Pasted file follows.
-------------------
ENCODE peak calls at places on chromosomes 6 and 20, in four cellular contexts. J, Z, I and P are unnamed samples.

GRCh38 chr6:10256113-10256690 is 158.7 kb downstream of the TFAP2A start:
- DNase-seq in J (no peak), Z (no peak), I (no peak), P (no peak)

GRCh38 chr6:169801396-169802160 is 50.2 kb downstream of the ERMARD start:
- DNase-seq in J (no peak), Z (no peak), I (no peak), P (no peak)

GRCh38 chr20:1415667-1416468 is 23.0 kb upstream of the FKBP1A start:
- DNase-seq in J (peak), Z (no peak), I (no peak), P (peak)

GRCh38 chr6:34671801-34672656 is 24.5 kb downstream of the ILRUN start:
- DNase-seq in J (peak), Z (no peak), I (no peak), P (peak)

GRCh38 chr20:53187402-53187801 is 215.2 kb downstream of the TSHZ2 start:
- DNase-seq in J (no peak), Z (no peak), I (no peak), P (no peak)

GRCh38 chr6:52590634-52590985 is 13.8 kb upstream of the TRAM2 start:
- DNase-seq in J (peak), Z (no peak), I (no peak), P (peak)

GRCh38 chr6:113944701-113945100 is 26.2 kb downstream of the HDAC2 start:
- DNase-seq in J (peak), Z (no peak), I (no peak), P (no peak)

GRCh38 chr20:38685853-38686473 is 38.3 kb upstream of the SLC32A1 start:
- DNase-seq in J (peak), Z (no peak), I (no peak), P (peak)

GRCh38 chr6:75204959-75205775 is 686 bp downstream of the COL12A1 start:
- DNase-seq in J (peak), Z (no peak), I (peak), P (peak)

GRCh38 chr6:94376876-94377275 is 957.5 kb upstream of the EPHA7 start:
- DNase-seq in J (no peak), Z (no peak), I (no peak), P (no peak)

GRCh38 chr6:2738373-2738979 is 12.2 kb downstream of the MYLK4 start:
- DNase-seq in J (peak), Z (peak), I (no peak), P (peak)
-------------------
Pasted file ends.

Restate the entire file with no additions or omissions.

ENCODE peak calls at places on chromosomes 6 and 20, in four cellular contexts. J, Z, I and P are unnamed samples.

GRCh38 chr6:10256113-10256690 is 158.7 kb downstream of the TFAP2A start:
- DNase-seq in J (no peak), Z (no peak), I (no peak), P (no peak)

GRCh38 chr6:169801396-169802160 is 50.2 kb downstream of the ERMARD start:
- DNase-seq in J (no peak), Z (no peak), I (no peak), P (no peak)

GRCh38 chr20:1415667-1416468 is 23.0 kb upstream of the FKBP1A start:
- DNase-seq in J (peak), Z (no peak), I (no peak), P (peak)

GRCh38 chr6:34671801-34672656 is 24.5 kb downstream of the ILRUN start:
- DNase-seq in J (peak), Z (no peak), I (no peak), P (peak)

GRCh38 chr20:53187402-53187801 is 215.2 kb downstream of the TSHZ2 start:
- DNase-seq in J (no peak), Z (no peak), I (no peak), P (no peak)

GRCh38 chr6:52590634-52590985 is 13.8 kb upstream of the TRAM2 start:
- DNase-seq in J (peak), Z (no peak), I (no peak), P (peak)

GRCh38 chr6:113944701-113945100 is 26.2 kb downstream of the HDAC2 start:
- DNase-seq in J (peak), Z (no peak), I (no peak), P (no peak)

GRCh38 chr20:38685853-38686473 is 38.3 kb upstream of the SLC32A1 start:
- DNase-seq in J (peak), Z (no peak), I (no peak), P (peak)

GRCh38 chr6:75204959-75205775 is 686 bp downstream of the COL12A1 start:
- DNase-seq in J (peak), Z (no peak), I (peak), P (peak)

GRCh38 chr6:94376876-94377275 is 957.5 kb upstream of the EPHA7 start:
- DNase-seq in J (no peak), Z (no peak), I (no peak), P (no peak)

GRCh38 chr6:2738373-2738979 is 12.2 kb downstream of the MYLK4 start:
- DNase-seq in J (peak), Z (peak), I (no peak), P (peak)